Currently, one of the hurdles in creating a working plant is getting the reagents into the micro-capillaries. "Think of piping in your own house," Kothare says. "You can buy standard fittings but there are no standard fittings for the chip plant and there are no standardized pipes. To get the reagents in is a whole world of its own. You don't know how much will leak or vaporize or if it is sealed tightly."

While Kothare and his colleagues are working on a chip-based power plant, he notes that there could be unlimited uses for devices developed from microchips. One use could be the implantation of a processing chip inside the body to conduct all sorts of medical functions. A tiny chip-analyzer could take in minuscule amounts of blood, and analyze it for such things as sugar or insulin levels. Blood tests could be done instantly without need of sending the results to a lab.

Funding for Kothare's projects comes from the National Science Foundation (NSF) and the Sandia National Laboratory in New Mexico. Support also comes from the Pittsburgh Digital Greenhouse, a consortium of electronics companies in Pittsburgh.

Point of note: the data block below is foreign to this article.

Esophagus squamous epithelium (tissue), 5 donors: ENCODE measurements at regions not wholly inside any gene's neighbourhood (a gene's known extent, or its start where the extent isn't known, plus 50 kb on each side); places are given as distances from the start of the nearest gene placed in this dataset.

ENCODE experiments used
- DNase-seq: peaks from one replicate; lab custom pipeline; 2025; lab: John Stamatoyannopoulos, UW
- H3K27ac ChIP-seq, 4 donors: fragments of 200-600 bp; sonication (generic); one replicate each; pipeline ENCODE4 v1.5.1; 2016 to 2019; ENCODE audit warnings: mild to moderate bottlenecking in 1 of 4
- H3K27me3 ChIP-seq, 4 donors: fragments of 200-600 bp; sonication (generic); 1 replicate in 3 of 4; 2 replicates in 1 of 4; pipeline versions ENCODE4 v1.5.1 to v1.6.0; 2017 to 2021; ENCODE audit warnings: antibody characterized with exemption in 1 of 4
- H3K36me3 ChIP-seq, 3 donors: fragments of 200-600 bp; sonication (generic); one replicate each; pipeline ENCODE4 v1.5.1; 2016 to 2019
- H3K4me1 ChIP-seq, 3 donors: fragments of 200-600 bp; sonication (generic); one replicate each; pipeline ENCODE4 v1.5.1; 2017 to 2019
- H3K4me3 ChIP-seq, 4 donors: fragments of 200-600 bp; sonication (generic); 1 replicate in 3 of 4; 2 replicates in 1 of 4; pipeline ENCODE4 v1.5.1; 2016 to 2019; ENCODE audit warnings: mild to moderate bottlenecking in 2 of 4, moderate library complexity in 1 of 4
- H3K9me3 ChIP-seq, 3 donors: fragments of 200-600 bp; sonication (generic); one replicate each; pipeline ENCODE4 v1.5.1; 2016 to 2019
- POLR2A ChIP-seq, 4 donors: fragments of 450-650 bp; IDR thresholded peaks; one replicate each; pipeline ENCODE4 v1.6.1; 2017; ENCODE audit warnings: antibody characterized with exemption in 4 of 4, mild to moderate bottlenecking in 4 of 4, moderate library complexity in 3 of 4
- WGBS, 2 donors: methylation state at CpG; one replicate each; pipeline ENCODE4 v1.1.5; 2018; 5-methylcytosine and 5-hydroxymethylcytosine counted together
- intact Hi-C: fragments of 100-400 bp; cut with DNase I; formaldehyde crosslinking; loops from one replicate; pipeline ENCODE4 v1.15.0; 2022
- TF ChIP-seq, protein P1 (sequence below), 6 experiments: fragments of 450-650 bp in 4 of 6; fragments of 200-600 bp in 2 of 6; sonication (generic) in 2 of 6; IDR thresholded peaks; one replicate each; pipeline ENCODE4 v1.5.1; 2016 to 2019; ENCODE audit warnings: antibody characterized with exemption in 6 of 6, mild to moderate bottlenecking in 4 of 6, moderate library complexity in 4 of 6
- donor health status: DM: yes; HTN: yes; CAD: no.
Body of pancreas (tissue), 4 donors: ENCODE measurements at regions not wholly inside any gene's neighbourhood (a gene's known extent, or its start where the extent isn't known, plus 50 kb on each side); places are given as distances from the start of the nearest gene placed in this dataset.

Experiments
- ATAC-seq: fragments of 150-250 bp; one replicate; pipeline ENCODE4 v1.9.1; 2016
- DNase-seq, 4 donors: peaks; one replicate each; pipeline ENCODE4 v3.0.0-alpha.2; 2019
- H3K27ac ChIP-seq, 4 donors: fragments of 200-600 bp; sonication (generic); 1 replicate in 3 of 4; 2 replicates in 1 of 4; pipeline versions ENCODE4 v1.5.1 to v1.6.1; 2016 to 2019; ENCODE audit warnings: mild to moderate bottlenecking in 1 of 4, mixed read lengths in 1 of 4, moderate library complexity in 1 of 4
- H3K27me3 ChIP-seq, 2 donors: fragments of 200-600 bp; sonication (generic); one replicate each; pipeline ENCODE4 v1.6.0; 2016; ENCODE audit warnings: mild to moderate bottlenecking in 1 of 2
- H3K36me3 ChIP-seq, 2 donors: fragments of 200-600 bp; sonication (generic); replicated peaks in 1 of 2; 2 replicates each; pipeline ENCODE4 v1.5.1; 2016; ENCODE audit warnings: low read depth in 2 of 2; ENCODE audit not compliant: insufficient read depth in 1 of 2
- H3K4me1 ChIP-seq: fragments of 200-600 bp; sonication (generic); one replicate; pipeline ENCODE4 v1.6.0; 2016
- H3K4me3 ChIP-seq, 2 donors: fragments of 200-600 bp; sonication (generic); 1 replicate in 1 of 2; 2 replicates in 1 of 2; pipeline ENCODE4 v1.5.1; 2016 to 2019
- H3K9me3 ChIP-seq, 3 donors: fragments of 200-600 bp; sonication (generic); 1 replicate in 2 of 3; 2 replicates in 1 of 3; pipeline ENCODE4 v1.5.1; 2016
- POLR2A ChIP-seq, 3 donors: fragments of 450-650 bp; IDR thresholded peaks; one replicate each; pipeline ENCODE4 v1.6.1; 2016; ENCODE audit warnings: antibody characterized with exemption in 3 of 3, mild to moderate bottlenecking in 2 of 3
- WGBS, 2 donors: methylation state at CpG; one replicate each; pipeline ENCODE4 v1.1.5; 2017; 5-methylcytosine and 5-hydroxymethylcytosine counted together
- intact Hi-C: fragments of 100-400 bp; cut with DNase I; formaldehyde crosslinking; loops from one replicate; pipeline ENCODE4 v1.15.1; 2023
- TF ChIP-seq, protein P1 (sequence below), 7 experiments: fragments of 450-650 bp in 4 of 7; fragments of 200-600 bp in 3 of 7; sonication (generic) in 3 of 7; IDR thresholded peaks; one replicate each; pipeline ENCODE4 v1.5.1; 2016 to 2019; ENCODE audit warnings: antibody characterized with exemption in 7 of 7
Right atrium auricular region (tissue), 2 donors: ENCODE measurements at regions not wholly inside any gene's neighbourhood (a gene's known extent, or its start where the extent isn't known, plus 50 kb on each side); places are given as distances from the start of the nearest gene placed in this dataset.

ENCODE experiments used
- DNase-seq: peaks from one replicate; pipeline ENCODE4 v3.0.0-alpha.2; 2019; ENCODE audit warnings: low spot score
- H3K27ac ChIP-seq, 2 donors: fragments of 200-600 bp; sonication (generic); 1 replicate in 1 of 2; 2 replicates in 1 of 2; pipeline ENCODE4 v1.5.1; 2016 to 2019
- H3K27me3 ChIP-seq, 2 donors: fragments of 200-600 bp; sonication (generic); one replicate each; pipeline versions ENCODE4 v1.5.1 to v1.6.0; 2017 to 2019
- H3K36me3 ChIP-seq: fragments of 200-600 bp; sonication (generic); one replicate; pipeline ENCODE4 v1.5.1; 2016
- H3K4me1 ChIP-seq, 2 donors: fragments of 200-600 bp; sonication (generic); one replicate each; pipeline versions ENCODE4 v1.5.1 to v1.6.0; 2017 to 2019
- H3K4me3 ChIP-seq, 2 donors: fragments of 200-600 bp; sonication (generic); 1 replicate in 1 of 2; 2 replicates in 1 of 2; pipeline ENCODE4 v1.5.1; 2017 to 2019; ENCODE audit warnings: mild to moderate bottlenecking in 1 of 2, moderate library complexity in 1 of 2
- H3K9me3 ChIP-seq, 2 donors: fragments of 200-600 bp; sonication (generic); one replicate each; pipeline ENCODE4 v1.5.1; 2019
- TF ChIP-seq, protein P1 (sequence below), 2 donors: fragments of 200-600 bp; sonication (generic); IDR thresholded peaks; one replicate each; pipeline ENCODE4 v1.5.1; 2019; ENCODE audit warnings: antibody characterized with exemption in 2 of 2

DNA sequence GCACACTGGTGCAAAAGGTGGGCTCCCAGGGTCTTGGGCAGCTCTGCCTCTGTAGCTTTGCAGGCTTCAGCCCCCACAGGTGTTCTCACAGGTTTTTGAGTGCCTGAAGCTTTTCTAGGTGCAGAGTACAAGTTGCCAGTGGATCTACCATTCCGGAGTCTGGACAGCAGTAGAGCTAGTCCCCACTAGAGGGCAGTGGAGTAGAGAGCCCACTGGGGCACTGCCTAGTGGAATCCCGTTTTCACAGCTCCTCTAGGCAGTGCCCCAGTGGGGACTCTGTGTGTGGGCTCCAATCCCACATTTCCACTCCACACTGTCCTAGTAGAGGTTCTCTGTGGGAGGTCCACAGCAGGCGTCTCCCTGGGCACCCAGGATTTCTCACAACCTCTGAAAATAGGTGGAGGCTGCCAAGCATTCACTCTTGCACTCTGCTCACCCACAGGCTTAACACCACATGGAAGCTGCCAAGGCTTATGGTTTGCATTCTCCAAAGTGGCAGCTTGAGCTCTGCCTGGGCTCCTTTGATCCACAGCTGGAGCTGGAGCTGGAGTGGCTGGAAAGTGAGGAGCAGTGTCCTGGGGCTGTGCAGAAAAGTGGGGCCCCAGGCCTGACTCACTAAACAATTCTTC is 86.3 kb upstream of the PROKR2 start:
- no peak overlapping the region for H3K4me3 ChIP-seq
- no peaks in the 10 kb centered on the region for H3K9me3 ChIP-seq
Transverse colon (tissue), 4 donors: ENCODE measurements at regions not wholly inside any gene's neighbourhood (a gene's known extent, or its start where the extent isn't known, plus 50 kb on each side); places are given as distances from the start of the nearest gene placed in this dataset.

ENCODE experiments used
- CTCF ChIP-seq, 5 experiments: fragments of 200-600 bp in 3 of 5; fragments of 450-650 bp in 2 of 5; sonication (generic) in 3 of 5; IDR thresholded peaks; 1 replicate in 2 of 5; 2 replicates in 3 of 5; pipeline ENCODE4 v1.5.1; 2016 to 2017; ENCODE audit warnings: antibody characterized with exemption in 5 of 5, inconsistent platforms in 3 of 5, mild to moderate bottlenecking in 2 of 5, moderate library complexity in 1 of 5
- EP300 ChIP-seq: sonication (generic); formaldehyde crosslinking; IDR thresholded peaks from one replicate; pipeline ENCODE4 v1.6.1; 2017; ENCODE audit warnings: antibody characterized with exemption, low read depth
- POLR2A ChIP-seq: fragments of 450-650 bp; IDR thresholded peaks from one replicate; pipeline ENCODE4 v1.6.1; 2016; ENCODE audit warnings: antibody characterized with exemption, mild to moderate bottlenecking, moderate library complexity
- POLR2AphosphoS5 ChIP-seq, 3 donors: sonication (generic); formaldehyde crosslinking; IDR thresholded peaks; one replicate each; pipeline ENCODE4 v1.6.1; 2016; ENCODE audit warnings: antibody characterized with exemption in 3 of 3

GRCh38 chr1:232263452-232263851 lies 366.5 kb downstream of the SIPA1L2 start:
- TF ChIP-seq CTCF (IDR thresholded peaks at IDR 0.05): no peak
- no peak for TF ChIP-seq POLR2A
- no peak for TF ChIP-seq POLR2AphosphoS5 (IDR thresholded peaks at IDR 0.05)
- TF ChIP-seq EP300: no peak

Story Source:

The above story is based on materials provided by Lehigh University. Note: Materials may be edited for content and length.


Cite This Page:

Lehigh University. "Power Plant On A Chip? It's No Small Matter To Lehigh Scientists." ScienceDaily. ScienceDaily, 24 August 2001. <www.sciencedaily.com/releases/2001/08/010824081233.htm>.
Lehigh University. (2001, August 24). Power Plant On A Chip? It's No Small Matter To Lehigh Scientists. ScienceDaily. Retrieved October 2, 2014 from www.sciencedaily.com/releases/2001/08/010824081233.htm